Cellular differentiation is directly determined by concentration gradients of morphogens. As a central model for gradient formation during development, Hedgehog (Hh) morphogens spread away from their source to direct growth and pattern formation in Drosophila wing and eye discs. What is not known is how extracellular Hh spread is achieved and how it translates into precise gradients. Here we show that two separate binding areas located on opposite sides of the Hh molecule can interact directly and simultaneously with two heparan sulfate (HS) chains to temporarily cross-link the chains. Mutated Hh lacking one fully functional binding site still binds HS but shows reduced HS cross-linking. This, in turn, impairs Hhs ability to switch between both chains in vitro and results in striking Hh gradient hypomorphs in vivo. The speed and propensity of direct Hh switching between HS therefore shapes the Hh gradient, revealing a scalable design principle in morphogen-patterned tissues.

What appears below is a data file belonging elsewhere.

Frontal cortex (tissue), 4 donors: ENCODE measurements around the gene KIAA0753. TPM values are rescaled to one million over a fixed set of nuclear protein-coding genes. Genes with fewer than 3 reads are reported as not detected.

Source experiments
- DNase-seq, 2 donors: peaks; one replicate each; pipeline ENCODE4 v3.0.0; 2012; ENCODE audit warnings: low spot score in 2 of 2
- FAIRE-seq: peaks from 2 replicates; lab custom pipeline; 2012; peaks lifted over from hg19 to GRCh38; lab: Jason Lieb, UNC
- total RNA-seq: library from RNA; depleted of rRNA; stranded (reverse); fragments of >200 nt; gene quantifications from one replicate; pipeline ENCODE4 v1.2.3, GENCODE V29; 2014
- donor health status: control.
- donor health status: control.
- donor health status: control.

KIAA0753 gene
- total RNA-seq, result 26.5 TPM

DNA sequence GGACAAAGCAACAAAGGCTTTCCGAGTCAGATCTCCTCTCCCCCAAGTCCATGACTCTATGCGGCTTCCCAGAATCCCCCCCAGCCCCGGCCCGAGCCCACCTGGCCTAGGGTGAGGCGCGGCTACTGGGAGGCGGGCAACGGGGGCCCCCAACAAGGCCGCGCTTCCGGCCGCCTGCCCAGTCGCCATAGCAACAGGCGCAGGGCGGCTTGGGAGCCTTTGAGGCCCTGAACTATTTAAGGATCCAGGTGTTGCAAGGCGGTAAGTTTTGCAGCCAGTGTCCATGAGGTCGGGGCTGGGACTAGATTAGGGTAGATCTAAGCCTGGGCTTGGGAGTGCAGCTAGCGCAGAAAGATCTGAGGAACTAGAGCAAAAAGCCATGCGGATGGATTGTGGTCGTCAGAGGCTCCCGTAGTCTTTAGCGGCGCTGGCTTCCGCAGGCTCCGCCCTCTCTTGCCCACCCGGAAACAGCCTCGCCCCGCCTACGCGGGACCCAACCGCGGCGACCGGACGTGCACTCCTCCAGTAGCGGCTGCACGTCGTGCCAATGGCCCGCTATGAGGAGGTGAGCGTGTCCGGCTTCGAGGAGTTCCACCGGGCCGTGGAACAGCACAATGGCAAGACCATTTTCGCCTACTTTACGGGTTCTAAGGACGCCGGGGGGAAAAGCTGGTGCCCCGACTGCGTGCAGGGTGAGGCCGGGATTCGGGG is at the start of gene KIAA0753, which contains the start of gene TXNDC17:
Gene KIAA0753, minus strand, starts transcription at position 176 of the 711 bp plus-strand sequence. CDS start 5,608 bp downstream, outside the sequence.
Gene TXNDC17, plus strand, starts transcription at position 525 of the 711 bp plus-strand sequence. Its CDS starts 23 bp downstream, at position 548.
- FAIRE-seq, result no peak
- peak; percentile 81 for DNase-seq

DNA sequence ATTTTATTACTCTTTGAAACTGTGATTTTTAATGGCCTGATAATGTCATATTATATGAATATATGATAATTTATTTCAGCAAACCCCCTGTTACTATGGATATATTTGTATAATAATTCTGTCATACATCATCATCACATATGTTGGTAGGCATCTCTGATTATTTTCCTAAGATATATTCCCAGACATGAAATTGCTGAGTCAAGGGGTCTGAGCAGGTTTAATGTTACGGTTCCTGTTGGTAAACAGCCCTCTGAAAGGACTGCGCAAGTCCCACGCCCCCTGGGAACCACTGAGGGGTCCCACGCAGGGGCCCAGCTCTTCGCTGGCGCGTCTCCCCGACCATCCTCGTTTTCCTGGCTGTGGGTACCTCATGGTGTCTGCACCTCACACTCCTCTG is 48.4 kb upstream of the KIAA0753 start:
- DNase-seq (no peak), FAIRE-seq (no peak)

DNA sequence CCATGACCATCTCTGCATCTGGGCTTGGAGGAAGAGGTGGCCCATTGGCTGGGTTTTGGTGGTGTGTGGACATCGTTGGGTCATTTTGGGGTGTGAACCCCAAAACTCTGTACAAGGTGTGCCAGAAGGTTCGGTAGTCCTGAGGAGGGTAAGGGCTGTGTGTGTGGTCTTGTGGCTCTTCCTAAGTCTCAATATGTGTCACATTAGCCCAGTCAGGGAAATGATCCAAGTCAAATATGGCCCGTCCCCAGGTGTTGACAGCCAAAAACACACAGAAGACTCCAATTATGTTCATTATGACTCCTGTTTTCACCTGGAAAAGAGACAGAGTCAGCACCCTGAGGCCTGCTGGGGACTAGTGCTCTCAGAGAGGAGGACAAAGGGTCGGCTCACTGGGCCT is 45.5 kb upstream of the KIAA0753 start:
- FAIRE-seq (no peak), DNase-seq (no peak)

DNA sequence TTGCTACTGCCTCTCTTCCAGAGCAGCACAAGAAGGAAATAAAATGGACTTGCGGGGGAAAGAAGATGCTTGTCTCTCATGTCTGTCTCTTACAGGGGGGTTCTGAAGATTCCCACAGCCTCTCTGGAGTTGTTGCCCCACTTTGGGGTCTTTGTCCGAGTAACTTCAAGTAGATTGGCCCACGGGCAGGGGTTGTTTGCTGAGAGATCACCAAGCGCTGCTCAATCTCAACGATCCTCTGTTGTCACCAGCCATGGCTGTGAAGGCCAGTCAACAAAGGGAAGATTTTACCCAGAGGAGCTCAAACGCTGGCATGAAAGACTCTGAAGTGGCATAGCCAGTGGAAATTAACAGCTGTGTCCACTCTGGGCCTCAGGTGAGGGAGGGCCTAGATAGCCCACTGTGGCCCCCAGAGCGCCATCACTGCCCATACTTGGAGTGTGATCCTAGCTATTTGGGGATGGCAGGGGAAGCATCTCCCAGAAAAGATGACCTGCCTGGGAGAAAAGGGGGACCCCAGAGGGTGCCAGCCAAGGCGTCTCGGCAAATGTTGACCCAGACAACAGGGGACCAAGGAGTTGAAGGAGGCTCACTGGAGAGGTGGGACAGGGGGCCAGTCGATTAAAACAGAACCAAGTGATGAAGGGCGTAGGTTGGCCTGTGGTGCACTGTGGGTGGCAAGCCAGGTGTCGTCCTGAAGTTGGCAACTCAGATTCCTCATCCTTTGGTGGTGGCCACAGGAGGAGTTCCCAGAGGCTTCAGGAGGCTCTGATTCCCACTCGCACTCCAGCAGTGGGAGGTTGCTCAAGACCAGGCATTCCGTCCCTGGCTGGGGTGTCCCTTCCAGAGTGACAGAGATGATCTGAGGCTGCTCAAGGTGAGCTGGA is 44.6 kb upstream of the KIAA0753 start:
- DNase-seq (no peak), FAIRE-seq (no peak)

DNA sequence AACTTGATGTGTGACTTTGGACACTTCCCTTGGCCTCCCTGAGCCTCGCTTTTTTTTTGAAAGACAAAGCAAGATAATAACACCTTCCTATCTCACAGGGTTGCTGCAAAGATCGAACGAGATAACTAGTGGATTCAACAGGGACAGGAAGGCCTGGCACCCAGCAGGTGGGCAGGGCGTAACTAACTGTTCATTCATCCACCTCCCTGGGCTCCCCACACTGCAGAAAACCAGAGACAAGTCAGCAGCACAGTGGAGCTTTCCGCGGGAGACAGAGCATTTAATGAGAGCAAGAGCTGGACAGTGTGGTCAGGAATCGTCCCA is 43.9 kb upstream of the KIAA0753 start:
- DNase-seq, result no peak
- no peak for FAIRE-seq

© 2023. The Author(s).